• Wednesday, 15 July 2020


  • Don Bosco Auditorium, University of Saint  Joseph, Macau (Ilha Verde Campus)

Cooperation Partner:

  • University of Saint Joseph

Video Record:


  • 18:30 to 20:30


  • Free


  • English


  • Macao Foundation (澳門基金會)

Transportation Info:




歐衛道Victor AGUILAR, STD

歐衛道Victor AGUILAR, STD is a Comboni Missionary living and working in Macau since 2002. He is a part-time professor of Patristics and History of the Church at the Holy Spirit Seminary College in Hong Kong. His doctoral dissertation is focused on the Corpus Nestorianum Sinicum: “Thus Have I Heard on the Listening of Mishihe (the Messiah)” 序聽迷詩所經 and “Discourse on the One-God” 一神論. A theological approach with a proposed reading structure and translation. His works also include «The “epistrophe”: Use and meaning in the writings of Dionysius the Areopagite» (PUG Rome) 1997, and 偽狄尼奧修基督論的元素 - 神思 (083) 2009.


Looking back at the history of Christianity in China we realize how for centuries the missionaries have struggled to confront many challenges related to the inculturation of the Gospel. More specifically during the Yuan and Ming Dynasties we may recall Franciscan, Dominican and Jesuit missionaries who have distinguished themselves in this great labour. However, the Gospel of Christ has more ancient roots in the mission of the Eastern Syrian monks who at the beginning of the Tang Dynasty (618-907 CE) announced for the first time the story of Jesus to the Chinese people using Chinese language.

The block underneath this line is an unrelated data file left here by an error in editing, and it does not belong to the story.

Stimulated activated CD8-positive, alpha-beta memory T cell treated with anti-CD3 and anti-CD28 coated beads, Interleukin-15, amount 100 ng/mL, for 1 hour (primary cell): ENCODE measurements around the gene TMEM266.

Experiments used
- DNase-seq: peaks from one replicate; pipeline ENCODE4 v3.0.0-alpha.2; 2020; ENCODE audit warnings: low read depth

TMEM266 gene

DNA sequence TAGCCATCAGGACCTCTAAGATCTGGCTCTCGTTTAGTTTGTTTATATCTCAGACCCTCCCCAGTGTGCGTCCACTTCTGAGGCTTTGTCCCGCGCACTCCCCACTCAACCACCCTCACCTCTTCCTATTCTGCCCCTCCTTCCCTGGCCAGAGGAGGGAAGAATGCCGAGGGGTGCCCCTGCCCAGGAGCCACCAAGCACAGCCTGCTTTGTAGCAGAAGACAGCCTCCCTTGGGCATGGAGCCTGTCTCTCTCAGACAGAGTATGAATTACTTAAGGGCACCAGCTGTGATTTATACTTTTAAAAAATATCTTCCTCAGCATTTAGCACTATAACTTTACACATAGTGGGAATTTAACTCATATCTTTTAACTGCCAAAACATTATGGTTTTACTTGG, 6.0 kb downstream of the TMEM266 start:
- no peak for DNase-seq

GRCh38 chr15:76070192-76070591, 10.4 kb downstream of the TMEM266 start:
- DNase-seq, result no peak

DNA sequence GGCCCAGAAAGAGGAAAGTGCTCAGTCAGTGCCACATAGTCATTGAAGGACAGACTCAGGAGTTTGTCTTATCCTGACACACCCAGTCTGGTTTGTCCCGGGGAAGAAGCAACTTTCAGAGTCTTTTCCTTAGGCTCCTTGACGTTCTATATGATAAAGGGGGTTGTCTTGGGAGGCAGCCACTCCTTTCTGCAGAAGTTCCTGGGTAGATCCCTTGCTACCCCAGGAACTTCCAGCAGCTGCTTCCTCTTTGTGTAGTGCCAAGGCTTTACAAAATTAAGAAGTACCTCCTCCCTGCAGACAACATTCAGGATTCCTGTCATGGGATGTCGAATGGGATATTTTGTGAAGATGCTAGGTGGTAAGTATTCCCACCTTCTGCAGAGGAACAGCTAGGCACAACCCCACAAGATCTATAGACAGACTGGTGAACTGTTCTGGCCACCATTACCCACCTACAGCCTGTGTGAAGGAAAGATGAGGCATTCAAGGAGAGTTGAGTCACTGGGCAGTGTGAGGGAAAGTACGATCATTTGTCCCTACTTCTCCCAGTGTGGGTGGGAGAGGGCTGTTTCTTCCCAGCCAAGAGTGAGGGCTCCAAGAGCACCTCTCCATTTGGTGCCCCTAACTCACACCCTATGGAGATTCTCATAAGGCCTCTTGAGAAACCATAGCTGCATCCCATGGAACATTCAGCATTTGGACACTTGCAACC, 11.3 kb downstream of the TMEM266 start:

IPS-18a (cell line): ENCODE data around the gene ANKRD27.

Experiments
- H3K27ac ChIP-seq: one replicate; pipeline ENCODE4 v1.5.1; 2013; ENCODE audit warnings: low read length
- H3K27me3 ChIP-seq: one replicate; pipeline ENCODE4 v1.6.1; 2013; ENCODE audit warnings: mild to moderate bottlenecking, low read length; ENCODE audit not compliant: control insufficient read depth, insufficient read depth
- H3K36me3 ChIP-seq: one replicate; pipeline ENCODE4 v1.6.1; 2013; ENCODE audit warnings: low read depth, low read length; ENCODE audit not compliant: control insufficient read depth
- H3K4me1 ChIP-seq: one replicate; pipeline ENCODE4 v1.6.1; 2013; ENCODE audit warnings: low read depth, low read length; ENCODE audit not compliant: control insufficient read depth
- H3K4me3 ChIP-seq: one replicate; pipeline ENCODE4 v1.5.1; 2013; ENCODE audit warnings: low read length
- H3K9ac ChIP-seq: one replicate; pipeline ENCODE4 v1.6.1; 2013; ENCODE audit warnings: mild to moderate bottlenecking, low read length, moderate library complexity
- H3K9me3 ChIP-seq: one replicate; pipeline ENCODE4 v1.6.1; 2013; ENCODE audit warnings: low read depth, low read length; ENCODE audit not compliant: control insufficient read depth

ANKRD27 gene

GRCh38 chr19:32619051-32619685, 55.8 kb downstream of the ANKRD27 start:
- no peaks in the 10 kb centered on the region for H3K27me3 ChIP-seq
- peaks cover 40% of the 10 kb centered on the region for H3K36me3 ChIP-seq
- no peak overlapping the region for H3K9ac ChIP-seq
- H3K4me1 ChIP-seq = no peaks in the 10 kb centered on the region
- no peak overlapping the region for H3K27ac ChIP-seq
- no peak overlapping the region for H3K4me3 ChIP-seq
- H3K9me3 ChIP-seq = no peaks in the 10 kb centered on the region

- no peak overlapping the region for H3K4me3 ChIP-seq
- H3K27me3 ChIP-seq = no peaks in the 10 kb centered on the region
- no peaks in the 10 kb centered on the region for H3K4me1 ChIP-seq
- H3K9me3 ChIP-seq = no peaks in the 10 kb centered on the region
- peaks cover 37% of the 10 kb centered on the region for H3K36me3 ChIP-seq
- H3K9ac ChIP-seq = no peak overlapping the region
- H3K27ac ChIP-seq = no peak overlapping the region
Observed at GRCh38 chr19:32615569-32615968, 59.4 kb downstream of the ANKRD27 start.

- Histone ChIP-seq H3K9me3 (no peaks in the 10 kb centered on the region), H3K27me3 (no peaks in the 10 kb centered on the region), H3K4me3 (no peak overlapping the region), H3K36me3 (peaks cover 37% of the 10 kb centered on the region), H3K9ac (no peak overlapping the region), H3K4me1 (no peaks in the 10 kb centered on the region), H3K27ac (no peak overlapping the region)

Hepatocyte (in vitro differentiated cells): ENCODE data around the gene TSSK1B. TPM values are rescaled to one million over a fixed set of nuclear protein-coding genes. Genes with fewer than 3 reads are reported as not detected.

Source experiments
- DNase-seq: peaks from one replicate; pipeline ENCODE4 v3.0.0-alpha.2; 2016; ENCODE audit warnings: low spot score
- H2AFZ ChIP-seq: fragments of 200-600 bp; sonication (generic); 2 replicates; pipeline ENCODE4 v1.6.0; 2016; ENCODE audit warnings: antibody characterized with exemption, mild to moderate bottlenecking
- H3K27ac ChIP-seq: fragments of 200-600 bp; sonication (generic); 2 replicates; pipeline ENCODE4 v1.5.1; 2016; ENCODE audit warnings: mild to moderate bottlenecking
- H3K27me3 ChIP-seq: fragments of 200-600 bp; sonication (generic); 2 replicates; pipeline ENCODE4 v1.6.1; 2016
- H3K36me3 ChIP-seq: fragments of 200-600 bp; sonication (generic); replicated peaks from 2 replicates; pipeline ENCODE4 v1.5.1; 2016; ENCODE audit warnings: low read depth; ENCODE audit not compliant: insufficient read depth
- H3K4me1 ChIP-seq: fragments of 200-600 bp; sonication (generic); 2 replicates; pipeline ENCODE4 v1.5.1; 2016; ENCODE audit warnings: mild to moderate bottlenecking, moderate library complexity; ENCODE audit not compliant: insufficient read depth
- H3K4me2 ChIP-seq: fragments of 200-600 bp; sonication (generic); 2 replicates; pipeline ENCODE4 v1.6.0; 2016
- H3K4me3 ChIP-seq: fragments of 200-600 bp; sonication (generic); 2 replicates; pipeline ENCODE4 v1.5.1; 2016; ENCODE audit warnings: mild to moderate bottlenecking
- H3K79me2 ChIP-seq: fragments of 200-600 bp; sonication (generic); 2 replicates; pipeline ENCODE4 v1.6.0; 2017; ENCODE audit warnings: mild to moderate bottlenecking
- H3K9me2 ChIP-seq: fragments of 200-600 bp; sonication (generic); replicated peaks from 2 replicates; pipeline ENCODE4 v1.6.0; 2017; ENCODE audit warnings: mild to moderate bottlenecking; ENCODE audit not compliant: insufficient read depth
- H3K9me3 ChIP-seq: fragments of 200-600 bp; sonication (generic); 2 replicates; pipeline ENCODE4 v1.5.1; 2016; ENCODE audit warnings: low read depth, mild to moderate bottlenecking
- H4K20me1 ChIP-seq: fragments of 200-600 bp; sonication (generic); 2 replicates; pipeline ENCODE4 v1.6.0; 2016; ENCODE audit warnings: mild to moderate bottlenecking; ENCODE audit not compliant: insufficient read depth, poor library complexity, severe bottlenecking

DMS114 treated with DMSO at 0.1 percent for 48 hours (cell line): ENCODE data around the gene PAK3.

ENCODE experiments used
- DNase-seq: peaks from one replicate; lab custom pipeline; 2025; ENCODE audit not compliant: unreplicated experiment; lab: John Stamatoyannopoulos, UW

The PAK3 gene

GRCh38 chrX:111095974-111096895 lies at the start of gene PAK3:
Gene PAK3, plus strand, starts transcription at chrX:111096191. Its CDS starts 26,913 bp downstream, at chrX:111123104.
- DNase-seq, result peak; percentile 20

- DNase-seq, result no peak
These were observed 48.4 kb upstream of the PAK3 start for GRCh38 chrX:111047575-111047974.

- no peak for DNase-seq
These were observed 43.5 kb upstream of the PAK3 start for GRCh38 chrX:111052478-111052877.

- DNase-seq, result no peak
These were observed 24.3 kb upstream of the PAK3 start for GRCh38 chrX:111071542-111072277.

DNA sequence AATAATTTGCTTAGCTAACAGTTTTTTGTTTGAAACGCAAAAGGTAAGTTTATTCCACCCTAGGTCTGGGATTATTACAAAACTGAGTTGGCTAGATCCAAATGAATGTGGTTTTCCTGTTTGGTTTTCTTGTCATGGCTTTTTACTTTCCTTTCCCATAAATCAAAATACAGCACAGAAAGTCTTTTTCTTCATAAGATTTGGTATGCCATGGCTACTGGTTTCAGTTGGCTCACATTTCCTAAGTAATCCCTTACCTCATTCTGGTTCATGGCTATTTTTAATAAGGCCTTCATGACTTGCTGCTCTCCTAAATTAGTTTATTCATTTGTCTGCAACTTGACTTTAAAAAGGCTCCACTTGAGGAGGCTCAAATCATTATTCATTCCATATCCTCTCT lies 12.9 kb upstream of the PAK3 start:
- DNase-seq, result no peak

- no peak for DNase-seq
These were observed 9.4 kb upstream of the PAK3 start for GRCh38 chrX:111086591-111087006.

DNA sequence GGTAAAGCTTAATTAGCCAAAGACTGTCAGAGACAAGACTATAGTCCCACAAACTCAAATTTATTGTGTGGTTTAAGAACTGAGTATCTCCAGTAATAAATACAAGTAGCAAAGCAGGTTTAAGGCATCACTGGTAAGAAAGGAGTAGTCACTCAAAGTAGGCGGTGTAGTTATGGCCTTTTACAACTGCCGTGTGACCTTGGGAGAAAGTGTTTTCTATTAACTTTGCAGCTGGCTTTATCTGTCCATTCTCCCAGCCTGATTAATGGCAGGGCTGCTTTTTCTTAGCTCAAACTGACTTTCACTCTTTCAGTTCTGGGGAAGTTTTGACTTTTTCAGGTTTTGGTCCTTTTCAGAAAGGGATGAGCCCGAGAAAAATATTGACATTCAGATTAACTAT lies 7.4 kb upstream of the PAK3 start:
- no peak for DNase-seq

The formidable task, accomplished by the so-called “Nestorian missionaries” or the members of the “luminous teaching” (“Jingjiao”) community, chronologically constitutes the first documented engagement between Jesus’ message and the Chinese people. Two documents, entitled “Thus have I heard: On the listening of the Messiah” and “Discourse on the One-God” present a focus on the individuation, exposition, and explanation of the Christian view on God with its Christological and Soteriological concepts.

Moreover, the lecture will feature the Chinese face of the pastoral and missionary enterprise carried out by the members of the “luminous teaching” community highlighting its efforts of ‘understanding’, ‘translating’, ‘explaining’, and ‘transmitting’ the story of Jesus into Chinese categories. The model of inculturation developed by these early missionaries in China is the first invaluable approach and will remain a reference for Christian and missionaries in the Chinese context they should always learn from.